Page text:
I cannot remember a time when I opened Facebook and did not scroll down the home-feed. Or a time when I did not finally stop to view a post and scrolled down to read the comments.

Sometimes I scroll down because I am interested in what I see, other times it is because I am not. It's like I need a fix so I keep scrolling until I find a post to check.

It is incredibly rare for me to read something on Facebook that is useful in expanding my intellect, but it is not rare for me to read something on Facebook.

2. The Last-Word Syndrome

Sometimes, when I read posts or comments, I have this utter discontent that burns in me from what I deem to be absolutely ridiculous. Most times I cannot resist responding. I know – deep down I always know – that there is absolutely no gain in responding to comments, but I just do it.

I almost always end up not sending the response, because I know there is no benefit, but I almost always waste time typing the full response. I articulate all the reasons why something is stupid, and then I delete them.

There are occasions in which I do respond and then dwell into controversies that heat up and lead to me regretting the whole situation and deleting my comments.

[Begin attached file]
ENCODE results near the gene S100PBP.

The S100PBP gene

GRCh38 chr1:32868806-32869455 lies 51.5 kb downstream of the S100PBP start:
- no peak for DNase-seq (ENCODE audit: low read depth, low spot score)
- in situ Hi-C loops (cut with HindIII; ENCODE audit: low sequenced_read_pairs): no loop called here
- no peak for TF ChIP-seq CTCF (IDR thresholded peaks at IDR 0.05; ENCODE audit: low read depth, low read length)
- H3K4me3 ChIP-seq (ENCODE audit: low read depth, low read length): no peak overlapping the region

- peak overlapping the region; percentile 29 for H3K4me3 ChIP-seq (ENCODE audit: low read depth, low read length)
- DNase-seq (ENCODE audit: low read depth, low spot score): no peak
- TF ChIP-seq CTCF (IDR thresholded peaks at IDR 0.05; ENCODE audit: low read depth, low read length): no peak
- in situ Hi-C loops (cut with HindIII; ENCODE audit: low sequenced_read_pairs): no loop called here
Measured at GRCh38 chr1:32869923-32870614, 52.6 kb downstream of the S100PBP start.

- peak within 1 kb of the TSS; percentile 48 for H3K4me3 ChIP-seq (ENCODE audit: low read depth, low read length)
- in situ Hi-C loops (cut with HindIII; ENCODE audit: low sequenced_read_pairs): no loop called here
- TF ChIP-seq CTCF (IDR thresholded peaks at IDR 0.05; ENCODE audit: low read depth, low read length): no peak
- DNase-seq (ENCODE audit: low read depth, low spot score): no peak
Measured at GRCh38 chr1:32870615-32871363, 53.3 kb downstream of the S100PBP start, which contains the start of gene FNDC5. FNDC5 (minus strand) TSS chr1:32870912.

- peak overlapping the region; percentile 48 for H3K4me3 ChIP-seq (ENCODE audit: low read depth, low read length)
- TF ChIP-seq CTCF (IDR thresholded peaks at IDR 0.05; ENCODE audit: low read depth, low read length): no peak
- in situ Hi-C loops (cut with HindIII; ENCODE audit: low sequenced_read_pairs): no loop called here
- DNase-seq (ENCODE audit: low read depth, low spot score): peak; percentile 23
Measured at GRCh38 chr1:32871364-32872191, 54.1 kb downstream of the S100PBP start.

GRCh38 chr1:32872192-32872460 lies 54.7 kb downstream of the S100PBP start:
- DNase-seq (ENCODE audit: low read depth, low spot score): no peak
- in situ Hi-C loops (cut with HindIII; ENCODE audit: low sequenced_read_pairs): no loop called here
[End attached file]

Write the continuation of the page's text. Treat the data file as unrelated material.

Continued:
I think I'm easier to talk to face-to-face; I piss off people much less than I do behind a keyboard. Words come out better when I speak them than when I type them, I think. Or maybe they don't, I don't know. πŸ˜…

3. The Bell Syndrome

When I am not spontaneously opening Facebook for no good reason, you will find me opening Facebook in response to a notification. I cannot – I literally cannot – ignore the notification sound on my phone (for any app in general) or the red bell icon on my Facebook page.

The notification sound is solvable by silencing the phone, which is often feasible. But how do you counter the burning urge to click/tap the notification bell, when you constantly - and mechanically - open Facebook?